In the wake of a horrific week in which two black men, Alton Sterling and Philando Castile, were killed by police officers, singer John Legend expressed his outrage and grief on Twitter. Specifically, Legend spoke out against those desperately seeking a reason to justify the senseless murders of Sterling, 37, and Castile, 32. "So many people work so hard to find a reason why executing a human being during a routine traffic stop is OK," Legend tweeted on Wednesday, making clear that this trend needs to stop.
The criminalizing and blaming of black victims of police brutality follows, like clockwork, each shooting. Sterling's criminal records were immediately splashed across news networks and social media, which hold no water in the face of his death. Having a criminal record is no justification for being killed in this way. Legend's series of tweets dismantles the notion of "they deserved it," an argument that sickeningly arises, without fail, each time a black person is a victim of police brutality. The victim blaming of Sterling and Castile is absolutely nothing new — just about anything can, will, and has been used in attempts to justify these police officers' actions. Legend, like many others, is outraged at the justification.
Legend was also outraged at the notion of rationalizing police action, even when there is explicit video footage, like in both Sterling and Castile's cases. He wrote,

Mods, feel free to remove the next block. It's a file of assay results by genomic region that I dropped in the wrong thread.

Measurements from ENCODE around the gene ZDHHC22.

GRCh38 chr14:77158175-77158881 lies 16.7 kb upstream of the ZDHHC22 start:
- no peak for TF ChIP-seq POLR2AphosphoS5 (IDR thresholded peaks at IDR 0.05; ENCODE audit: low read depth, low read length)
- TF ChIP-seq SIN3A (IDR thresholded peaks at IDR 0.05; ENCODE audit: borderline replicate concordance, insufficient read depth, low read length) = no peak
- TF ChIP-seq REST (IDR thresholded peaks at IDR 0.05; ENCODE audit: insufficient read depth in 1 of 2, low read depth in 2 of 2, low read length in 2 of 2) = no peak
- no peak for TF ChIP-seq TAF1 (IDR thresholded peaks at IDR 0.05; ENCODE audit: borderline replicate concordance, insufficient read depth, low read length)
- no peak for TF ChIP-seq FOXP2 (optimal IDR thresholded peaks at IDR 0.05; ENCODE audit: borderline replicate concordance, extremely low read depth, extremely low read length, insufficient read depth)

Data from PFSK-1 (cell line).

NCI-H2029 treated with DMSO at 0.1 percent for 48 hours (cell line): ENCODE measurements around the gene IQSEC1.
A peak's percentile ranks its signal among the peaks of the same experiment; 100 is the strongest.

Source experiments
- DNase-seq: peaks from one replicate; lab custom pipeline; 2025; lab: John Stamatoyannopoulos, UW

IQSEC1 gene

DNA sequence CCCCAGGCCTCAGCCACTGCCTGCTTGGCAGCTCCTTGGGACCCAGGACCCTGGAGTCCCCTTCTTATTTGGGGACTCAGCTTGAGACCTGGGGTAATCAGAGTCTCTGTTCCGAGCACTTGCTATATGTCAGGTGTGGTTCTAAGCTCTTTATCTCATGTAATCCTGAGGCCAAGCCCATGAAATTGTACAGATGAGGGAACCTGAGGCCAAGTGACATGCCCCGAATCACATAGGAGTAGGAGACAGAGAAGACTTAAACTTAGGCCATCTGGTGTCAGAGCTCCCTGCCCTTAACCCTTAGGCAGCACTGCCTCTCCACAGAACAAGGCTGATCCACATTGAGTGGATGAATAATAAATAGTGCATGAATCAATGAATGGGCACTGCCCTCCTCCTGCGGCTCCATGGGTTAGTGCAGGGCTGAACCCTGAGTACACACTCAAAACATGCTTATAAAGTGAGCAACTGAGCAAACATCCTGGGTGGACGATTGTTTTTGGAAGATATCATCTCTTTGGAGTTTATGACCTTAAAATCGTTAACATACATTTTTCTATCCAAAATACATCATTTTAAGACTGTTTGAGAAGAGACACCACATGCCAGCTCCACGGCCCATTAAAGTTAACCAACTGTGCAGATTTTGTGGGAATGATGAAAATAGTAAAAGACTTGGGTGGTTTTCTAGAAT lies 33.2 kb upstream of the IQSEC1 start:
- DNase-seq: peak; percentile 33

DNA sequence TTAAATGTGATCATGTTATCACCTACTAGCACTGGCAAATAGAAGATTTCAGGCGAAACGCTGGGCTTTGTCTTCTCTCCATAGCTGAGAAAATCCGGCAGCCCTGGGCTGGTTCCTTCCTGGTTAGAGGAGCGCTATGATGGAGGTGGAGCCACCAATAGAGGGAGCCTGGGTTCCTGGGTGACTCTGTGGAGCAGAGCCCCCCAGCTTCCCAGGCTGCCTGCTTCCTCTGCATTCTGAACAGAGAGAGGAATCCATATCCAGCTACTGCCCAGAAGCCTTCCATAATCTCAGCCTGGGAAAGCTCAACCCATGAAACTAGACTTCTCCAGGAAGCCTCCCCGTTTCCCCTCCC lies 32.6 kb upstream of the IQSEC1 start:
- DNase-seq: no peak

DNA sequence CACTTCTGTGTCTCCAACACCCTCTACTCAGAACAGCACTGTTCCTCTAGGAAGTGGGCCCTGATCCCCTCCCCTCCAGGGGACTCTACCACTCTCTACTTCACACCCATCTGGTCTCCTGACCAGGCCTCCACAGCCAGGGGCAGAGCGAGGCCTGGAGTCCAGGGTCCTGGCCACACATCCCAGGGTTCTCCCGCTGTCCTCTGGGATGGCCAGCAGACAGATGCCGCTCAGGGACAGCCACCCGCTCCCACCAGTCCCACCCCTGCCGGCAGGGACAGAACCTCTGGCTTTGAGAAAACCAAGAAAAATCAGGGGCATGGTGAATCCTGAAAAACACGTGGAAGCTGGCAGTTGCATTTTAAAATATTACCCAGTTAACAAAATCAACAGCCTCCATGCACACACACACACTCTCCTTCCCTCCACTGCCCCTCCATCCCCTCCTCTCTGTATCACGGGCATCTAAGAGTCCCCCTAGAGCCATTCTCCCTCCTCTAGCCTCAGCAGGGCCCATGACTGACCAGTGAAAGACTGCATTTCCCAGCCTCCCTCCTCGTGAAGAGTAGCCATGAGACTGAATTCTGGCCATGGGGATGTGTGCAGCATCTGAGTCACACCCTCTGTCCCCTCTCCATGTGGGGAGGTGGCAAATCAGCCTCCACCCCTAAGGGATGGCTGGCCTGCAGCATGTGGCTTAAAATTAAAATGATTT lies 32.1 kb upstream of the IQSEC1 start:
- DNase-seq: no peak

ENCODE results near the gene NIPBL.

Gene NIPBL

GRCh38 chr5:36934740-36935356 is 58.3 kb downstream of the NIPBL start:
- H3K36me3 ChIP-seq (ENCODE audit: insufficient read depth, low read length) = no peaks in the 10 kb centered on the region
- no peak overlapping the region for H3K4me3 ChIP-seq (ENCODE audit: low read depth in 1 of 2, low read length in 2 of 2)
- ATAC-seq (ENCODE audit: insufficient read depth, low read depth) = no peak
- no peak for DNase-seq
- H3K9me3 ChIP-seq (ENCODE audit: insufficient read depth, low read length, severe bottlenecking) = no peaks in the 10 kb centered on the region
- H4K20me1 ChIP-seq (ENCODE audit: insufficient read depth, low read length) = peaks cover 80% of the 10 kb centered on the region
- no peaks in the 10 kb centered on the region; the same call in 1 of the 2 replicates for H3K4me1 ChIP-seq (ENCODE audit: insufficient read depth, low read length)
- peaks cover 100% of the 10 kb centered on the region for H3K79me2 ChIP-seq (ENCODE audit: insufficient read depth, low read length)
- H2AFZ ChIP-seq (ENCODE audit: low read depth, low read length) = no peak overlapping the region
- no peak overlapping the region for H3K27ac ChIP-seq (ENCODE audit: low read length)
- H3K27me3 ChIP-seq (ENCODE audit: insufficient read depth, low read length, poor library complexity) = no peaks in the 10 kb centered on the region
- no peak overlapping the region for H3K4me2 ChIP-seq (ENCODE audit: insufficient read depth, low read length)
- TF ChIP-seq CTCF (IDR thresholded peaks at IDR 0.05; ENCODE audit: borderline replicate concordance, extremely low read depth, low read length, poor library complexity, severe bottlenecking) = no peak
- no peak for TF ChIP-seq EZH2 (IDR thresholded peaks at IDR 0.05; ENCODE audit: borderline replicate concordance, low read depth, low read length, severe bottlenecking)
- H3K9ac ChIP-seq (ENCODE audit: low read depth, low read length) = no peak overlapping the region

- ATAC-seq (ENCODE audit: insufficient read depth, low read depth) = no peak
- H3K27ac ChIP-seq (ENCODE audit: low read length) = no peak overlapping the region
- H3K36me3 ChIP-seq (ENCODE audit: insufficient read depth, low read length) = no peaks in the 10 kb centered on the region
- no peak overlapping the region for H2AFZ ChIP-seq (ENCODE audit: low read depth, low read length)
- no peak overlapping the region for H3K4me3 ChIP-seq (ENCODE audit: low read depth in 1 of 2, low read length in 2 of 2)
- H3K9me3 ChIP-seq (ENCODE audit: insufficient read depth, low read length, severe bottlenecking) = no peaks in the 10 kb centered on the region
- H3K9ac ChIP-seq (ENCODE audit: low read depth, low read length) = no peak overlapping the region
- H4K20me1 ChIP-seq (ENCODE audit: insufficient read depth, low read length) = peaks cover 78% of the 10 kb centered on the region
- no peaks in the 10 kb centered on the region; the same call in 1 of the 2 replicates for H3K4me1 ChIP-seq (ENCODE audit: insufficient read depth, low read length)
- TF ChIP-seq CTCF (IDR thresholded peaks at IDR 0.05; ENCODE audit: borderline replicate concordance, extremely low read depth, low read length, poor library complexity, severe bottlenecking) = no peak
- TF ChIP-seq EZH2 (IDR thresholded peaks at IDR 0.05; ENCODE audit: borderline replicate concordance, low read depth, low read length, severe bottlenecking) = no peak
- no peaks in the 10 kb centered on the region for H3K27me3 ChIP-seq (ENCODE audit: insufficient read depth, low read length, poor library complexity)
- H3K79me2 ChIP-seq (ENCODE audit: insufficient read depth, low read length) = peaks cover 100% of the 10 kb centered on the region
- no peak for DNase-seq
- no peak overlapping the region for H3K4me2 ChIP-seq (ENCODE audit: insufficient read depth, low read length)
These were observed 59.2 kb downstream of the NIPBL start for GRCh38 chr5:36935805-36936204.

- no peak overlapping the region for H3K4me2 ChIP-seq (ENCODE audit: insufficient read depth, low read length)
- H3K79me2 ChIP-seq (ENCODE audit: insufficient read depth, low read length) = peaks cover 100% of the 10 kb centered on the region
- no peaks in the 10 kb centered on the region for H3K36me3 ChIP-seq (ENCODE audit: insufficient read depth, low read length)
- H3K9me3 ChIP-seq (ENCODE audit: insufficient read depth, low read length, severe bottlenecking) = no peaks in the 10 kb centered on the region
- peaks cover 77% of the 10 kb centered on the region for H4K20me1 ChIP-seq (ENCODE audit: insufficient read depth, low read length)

We have f*cking video proof and some of you still are all "well, uh, he shouldn't have moved his left leg so provocatively,"
Legend's tweets echo what activist, journalist, and professor of African American studies at Morehouse College Marc Lamont Hill said in an interview with Democracy Now!, explaining there is an American tradition of "justifying the death by criminalizing the victim, by demonizing the victim, by marginalizing the victim and by constructing narratives about how and why they deserved what they got. It’s a really stunning thing and it never stops hurting."
In the case of Castile, who was shot and killed in Falcon Heights, Minnesota on Wednesday, the personal accounts of his character that have emerged have shown that he was a sweet, law-abiding man. As his mother Valerie Castile told CNN, “They took a very good person ― and everybody that knows my son knows that he is a laid-back, quiet individual that works hard every day." She went on to say that she had told her son to "comply, comply, comply" when stopped by police. But even for a black man without a criminal record who followed all of the police officer's directions, the routine traffic stop turned fatal. The stereotyping and criminalizing of black men as a whole means the risk of being killed by police is just as high.
When you’re black, it doesn’t matter if your name is biblical or stereotypically black, it doesn’t matter how you speak, your college admissions status, the way you dress, or the good you’ve done in the world. If only one person implies you’re belligerent, scary, large, or dangerous, that reputation will stick. And your murder, regardless of how unnecessary it was, will be justified.